This week: the “Debatable Land,” Jane Freilicher & more.
The Debatable Land, by Graham Robb (Norton): A few years ago Graham Robb, the author of well-received books on the history of France, moved from cosmopolitan Oxford to what the cover of his new book The Debatable Land describes as “the lost world between England and Scotland.” This self-exile to the so-called Debatable Lands, straddling the current English county of Cumbria and the Scottish county of Dumfries and Galloway, proved fruitful for the writer, providing for him the kernel of this new book. Robb explores this nebulous region by bicycle, discovering that, though territorial disputes there have long been settled, in the Debatable Lands the past is always close at hand. —BR
“Jane Freilicher: ’50s New York” at Paul Kasmin Gallery (through June 9): Jane Freilicher (1924–2014) was the quintessential artist of the New York after-School. Dispensing with the hardboiled lessons of the day, she painted “what she sees, but it happens that she sees a lot,” observed John Ashbery, her close friend. Now through June 9 at Paul Kasmin Gallery, “ ’50s New York” looks to Freilicher’s first flowering decade, when she saw her New York studios in the soft light of Les Nabis—Pierre Bonnard, and even more so Édouard Vuillard. Organized in collaboration with Eric Brown Art Group, advisor to the Freilicher estate, the exhibition is Freilicher’s first at the gallery and a welcome arrival on the Chelsea scene. —JP
The MET Orchestra, Carnegie Hall (May 30): One of the last major events of the regular season—and one of the most anticipated—is the Metropolitan Opera Orchestra’s annual concert series at Carnegie Hall. In or out of the pit, the Met Orchestra is among the finest musical ensembles in the world, and hearing their peerless work in scores by Verdi and Wagner seven times a week makes a listener wonder what they might bring to the symphonic works of Brahms, or Bruckner, or Mahler. On Wednesday, the orchestra will play under Gianandrea Noseda, the talented Music Director of the National Symphony Orchestra. James Ehnes joins for Mozart’s Violin Concerto No. 5 (the “Turkish”), the best example of its genre from the Classical period, followed by Mahler’s dramatic Symphony No. 5. —ECS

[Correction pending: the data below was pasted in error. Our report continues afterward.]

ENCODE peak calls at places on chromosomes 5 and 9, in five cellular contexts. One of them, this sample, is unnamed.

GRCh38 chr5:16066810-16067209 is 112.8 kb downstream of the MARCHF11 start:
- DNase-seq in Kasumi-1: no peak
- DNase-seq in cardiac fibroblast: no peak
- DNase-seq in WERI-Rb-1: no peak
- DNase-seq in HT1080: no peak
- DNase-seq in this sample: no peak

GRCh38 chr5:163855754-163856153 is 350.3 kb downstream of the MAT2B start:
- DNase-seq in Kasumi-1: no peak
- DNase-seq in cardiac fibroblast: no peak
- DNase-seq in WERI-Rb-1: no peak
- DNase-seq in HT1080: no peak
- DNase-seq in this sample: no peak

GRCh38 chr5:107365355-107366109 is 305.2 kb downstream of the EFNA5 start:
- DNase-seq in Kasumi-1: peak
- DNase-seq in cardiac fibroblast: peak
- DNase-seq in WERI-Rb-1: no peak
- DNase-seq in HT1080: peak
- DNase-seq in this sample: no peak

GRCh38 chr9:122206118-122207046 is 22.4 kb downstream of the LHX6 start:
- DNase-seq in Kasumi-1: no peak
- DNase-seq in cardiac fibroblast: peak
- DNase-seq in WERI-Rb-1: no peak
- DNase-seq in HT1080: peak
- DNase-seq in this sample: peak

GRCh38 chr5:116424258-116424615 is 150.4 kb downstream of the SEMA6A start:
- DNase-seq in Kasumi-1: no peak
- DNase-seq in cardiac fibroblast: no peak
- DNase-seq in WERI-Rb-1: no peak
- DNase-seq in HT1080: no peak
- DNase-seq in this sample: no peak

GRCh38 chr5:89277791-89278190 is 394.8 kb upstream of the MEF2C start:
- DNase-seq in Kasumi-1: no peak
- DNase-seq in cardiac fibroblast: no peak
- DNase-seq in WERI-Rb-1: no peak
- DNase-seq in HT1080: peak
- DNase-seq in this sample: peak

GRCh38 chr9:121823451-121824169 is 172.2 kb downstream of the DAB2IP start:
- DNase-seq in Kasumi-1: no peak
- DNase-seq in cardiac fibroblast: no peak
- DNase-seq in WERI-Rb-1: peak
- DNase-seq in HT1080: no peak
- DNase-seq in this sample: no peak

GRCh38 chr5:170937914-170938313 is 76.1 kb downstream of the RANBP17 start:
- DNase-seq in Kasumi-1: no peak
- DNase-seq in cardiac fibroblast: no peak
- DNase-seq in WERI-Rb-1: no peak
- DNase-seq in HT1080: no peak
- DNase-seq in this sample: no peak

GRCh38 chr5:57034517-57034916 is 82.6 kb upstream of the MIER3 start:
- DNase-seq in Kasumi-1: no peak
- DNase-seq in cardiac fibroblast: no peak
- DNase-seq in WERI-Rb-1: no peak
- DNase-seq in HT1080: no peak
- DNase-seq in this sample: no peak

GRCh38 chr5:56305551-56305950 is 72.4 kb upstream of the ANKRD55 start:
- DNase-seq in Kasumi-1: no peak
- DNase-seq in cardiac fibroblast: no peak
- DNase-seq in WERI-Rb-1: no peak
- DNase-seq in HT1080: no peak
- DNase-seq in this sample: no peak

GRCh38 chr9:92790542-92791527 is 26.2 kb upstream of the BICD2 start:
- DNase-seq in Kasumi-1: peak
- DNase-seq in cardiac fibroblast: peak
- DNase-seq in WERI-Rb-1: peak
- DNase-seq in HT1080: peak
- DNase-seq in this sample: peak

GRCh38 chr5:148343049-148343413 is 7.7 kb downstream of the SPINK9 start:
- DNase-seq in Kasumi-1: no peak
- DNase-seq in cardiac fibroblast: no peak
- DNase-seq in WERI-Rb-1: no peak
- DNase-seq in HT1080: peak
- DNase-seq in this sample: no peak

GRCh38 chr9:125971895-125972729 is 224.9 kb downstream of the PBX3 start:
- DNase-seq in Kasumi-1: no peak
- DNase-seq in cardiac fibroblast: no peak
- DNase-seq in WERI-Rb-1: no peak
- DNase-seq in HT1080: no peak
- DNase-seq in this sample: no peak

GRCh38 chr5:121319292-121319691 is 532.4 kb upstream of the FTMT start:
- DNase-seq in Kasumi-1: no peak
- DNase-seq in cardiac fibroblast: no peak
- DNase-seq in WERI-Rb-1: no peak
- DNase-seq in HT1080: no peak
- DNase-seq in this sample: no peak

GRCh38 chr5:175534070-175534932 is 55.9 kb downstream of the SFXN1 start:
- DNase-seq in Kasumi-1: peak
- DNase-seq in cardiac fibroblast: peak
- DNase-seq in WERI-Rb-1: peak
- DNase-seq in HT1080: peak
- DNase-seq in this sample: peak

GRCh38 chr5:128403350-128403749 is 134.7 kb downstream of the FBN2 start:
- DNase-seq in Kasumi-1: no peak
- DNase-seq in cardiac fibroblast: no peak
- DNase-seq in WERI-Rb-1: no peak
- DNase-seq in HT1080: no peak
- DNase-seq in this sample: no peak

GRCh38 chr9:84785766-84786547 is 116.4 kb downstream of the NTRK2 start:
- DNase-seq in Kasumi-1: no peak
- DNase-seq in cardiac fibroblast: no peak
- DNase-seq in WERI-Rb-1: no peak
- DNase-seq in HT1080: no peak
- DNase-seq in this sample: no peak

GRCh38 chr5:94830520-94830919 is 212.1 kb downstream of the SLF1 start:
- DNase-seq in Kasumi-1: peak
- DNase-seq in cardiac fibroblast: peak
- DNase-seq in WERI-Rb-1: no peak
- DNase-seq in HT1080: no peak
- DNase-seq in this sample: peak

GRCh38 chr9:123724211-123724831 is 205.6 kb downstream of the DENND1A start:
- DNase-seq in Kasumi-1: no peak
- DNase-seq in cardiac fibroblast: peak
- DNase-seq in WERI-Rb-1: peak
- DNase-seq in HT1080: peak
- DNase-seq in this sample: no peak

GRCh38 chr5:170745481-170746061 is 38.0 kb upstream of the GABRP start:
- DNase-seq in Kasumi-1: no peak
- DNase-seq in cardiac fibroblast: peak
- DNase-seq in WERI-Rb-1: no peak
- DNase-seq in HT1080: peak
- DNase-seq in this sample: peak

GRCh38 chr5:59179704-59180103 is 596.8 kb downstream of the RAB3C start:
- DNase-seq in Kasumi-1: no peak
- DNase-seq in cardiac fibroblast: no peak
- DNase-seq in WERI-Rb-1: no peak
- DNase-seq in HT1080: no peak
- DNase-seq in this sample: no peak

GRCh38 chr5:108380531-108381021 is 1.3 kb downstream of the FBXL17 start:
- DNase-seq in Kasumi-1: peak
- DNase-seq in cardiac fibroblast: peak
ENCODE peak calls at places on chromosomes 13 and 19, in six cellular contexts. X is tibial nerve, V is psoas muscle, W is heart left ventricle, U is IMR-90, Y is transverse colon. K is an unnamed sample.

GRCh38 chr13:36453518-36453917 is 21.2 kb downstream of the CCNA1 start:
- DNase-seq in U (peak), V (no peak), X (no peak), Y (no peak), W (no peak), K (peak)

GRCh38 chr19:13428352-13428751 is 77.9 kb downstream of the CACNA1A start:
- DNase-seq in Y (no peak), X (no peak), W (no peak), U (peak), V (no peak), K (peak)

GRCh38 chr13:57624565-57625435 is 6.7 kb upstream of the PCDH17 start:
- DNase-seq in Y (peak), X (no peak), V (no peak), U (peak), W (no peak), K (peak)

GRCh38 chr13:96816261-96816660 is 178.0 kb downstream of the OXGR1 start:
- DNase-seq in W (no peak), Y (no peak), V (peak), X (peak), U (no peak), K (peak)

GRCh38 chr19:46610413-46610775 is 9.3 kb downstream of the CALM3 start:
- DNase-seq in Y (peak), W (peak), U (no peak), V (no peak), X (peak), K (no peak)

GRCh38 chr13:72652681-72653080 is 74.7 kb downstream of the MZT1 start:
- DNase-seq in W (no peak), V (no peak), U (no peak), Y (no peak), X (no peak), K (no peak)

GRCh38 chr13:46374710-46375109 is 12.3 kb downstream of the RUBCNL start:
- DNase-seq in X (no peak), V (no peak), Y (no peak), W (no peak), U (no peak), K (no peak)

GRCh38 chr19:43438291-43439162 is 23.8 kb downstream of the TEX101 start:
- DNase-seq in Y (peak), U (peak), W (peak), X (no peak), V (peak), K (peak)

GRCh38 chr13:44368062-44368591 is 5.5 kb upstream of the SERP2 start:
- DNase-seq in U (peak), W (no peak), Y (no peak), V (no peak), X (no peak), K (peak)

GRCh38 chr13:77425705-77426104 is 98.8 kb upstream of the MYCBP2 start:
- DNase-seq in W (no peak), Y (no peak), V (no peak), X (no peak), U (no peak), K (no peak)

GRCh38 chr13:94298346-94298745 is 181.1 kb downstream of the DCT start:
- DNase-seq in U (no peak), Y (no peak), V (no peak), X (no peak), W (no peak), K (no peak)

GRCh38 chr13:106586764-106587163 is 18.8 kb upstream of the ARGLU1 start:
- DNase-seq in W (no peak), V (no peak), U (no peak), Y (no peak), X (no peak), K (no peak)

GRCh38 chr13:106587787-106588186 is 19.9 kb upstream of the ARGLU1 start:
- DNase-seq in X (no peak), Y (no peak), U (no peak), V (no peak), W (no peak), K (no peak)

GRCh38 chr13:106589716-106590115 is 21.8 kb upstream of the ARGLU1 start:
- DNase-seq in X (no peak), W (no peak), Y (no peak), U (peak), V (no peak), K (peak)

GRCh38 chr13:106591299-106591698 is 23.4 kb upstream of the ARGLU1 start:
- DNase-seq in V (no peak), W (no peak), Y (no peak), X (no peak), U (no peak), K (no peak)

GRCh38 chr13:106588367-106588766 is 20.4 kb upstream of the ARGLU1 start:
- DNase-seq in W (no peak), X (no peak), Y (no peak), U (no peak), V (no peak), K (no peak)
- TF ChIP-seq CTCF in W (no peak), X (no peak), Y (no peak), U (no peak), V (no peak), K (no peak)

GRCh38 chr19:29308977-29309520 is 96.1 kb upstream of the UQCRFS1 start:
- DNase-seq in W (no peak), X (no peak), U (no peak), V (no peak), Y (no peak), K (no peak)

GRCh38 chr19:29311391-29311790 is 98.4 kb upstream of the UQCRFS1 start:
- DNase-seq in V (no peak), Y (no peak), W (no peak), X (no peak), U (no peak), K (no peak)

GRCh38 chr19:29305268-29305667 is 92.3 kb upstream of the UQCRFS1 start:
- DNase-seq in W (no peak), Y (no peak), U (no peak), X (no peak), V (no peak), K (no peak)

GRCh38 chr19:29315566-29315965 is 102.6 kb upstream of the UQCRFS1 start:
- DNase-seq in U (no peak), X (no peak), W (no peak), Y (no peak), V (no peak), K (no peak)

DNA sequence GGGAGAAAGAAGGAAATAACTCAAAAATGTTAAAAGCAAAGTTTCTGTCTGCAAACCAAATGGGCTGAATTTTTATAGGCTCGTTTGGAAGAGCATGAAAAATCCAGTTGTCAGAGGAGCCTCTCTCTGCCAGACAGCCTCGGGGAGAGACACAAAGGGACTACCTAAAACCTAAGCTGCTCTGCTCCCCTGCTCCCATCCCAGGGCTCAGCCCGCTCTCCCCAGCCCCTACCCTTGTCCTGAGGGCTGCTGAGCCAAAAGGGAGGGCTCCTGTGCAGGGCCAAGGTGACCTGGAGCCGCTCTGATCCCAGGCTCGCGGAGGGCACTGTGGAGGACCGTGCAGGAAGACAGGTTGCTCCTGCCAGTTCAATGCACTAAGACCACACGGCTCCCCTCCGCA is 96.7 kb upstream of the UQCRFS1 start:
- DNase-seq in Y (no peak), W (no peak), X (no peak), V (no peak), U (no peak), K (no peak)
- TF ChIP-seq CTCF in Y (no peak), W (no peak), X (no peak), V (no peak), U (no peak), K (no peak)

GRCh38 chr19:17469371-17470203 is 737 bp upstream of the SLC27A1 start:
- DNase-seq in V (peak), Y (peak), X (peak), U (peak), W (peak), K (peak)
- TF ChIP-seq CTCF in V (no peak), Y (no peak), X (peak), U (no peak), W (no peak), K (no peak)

“Chaim Soutine: The Outsider as Insider” at the Jewish Museum (May 30): Chaim Soutine, the son of an impoverished clothes-mender from provincial Russia, moved to Paris in 1913 to study painting at the renowned classicist École des Beaux-Arts, but he left not two years later to join the avant-garde movement’s most bohemian circles. These two seemingly incongruous artistic environments would shape Soutine’s art for the rest of his career. At once a cutting-edge modernist and an Old Master disciple, Soutine is infinitely individual and resists easy categorization. An exhibition on now at the Jewish Museum, “Chaim Soutine: Flesh,” includes thirty-two of the eccentric Russian-French painter’s energetic (and often revolting) still lifes, which takes among its subjects half-plucked turkeys, disemboweled stingrays, putrefying carcasses of beef, and the gruesome like. In conjunction with the exhibition, Kenneth E. Silver, professor of modern art history at New York University, will visit the Jewish Museum to discuss Soutine’s complex and varied relationship with the interwar Parisian art world. For an extended look at “Chaim Soutine: Flesh,” look out for my review in the forthcoming June issue of The New Criterion. —AS
From the archive: “Miracle at the Met,” by Jed Perl (November 1993). On the nineteenth-century European paintings & sculpture galleries at the Metropolitan Museum of Art.
From the current issue: “Picasso: difficulties with girls,” by Dominic Green. On “Picasso 1932: Love, Fame, Tragedy” at Tate Modern, London.